Yesterday, the Supreme Court issued its decision in Green v. Brennan, U.S. No. 14-613 (May 23, 2016), holding that the statute of limitations for a former Postmaster’s Title VII constructive discharge claim begins on the date he gave notice of his resignation, and not on the date of the employer’s alleged last discriminatory act.
Former Postmaster Marvin Green had 45-days, under the limitations period applicable to federal sector Title VII claims, to file his Title VII claim against his former employer with the Equal Employment Opportunity Commission (EEOC). The Tenth Circuit had held, using the alleged “last discriminatory act” standard (also used by the Seventh and D.C. Circuits) that Mr. Green had waited longer than 45 days to contact the EEOC from the employer’s alleged last discriminatory act, and therefore, his Title VII claims were untimely. Breathing possible life back into his lawsuit, the Supreme Court reversed the Tenth Circuit’s decision and held that the clock starts running on the date of notice of resignation in a Title VII constructive discharge case. Justice Sotomayor wrote: “A plaintiff must prove first that he was discriminated against by his employer to the point where a reasonable person in his position would have felt compelled to resign….. But he must also show that he actually resigned.”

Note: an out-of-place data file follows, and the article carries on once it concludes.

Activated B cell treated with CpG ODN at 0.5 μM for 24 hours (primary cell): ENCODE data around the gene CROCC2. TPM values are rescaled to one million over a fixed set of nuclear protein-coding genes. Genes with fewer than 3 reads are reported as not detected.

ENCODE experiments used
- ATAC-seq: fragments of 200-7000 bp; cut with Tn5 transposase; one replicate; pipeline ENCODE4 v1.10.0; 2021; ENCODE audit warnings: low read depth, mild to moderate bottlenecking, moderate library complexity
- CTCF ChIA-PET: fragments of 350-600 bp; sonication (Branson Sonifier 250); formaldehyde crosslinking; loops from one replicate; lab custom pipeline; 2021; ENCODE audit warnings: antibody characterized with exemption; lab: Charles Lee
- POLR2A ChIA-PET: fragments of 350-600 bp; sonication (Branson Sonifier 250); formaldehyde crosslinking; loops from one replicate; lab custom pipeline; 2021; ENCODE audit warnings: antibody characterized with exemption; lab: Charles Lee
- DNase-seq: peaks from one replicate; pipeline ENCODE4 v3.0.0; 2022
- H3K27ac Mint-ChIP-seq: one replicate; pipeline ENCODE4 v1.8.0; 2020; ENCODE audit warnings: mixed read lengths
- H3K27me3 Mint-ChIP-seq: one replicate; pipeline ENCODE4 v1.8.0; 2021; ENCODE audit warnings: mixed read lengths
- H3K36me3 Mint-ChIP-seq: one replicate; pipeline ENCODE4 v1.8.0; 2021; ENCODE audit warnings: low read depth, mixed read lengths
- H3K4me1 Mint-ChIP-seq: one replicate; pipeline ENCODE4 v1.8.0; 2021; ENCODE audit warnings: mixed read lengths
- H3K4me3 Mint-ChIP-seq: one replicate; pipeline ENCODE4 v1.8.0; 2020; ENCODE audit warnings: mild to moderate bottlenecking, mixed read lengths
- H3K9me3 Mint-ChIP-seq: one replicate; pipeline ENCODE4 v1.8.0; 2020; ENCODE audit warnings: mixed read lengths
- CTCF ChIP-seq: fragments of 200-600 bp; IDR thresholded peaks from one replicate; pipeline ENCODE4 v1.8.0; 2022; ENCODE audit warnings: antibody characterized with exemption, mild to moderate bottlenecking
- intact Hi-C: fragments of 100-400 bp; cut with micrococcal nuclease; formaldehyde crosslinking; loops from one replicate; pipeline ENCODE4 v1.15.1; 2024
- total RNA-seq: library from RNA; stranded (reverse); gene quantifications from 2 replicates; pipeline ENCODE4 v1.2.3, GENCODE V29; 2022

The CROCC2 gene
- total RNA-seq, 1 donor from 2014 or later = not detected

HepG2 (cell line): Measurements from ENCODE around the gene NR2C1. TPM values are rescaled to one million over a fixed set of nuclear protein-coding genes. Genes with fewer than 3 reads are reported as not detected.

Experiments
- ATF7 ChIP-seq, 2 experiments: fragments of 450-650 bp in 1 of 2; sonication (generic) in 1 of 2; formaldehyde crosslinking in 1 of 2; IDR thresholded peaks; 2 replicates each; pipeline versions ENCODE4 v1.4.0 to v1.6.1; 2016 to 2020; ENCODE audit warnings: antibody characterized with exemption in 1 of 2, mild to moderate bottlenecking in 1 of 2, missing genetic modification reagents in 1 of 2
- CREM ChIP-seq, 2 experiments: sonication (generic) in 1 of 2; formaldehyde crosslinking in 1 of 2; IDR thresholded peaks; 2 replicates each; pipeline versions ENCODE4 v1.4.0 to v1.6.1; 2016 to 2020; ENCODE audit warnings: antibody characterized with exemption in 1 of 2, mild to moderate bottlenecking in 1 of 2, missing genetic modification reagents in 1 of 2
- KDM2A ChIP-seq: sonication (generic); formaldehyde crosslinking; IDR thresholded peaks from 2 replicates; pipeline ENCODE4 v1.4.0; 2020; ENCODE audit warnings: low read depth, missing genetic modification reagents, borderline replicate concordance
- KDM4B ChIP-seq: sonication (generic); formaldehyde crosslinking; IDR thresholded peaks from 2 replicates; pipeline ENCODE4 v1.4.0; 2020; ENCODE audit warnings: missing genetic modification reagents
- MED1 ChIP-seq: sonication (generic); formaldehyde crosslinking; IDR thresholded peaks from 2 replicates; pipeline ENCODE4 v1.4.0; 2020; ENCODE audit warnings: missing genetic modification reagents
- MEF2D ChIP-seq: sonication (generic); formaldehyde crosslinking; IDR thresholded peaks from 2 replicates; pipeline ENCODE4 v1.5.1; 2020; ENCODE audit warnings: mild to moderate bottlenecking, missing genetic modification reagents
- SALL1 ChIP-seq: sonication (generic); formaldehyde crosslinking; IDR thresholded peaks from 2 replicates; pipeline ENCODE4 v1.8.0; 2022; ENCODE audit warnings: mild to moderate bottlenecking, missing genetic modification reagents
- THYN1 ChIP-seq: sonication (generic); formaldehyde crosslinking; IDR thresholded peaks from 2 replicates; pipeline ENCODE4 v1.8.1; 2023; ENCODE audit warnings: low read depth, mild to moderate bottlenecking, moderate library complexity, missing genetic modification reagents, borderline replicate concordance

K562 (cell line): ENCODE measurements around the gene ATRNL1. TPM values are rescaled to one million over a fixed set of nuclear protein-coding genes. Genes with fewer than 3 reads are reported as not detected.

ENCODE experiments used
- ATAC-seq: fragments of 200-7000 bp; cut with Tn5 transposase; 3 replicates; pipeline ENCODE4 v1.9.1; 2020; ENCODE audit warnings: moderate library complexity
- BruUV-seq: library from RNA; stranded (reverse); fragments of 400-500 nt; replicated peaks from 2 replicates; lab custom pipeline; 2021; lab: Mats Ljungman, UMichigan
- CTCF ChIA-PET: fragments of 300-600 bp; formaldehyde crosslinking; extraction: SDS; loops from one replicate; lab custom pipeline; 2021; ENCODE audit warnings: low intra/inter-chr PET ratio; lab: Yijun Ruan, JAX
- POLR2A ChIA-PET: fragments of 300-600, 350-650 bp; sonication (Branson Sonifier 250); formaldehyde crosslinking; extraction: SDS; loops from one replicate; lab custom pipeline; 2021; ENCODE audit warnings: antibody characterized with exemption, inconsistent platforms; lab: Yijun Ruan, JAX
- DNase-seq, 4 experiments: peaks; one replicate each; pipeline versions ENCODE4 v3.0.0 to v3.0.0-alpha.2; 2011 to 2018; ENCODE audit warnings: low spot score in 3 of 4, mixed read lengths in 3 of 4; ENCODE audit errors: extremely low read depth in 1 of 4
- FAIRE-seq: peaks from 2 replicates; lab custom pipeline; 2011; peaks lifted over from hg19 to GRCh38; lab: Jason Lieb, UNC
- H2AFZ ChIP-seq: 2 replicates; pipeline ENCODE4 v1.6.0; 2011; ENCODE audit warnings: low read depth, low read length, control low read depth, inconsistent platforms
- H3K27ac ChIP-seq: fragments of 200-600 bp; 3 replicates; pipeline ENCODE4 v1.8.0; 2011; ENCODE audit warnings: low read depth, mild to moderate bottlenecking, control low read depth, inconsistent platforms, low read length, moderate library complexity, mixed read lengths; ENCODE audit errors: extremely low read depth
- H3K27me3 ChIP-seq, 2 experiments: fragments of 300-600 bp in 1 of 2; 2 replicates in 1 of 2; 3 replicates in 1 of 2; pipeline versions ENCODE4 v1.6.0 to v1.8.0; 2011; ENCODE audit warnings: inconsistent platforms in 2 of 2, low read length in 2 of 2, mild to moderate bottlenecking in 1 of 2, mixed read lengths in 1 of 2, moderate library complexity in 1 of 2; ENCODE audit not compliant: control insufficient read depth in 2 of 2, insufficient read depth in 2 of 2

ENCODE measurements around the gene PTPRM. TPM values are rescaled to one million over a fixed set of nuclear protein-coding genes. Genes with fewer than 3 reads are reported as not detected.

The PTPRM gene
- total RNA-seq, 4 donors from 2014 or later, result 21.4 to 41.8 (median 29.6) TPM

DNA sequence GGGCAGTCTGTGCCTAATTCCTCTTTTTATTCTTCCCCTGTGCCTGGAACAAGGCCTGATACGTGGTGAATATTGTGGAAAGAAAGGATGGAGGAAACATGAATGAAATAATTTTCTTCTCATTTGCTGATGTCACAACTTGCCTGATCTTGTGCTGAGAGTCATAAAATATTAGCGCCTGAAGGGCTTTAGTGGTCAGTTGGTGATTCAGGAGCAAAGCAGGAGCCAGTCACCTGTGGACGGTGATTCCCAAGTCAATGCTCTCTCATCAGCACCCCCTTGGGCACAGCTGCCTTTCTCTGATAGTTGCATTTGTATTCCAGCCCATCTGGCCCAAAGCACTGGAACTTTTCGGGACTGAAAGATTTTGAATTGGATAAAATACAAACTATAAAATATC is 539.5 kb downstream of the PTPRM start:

Because it was not clear to the Supreme Court when he actually tendered his resignation (when he signed a settlement agreement with the USPS or when he gave his resignation notice months later), Mr. Brennan’s case was remanded to resolve that dispute, and then, whether his EEOC complaint was timely filed from that date.
The Supreme Court did not expressly state this decision will apply in the private sector, but most legal experts to express an opinion on the topic predict it will. While the EEOC may have different filing deadlines for federal and private sector employees, its treatment of the limitations periods, and the triggers, is identical. Assuming so, while more constructive discharge claims may be able to survive from a timeliness standpoint, there likely is to be little consequence on the daily management of employees because of this important, albeit, procedural decision.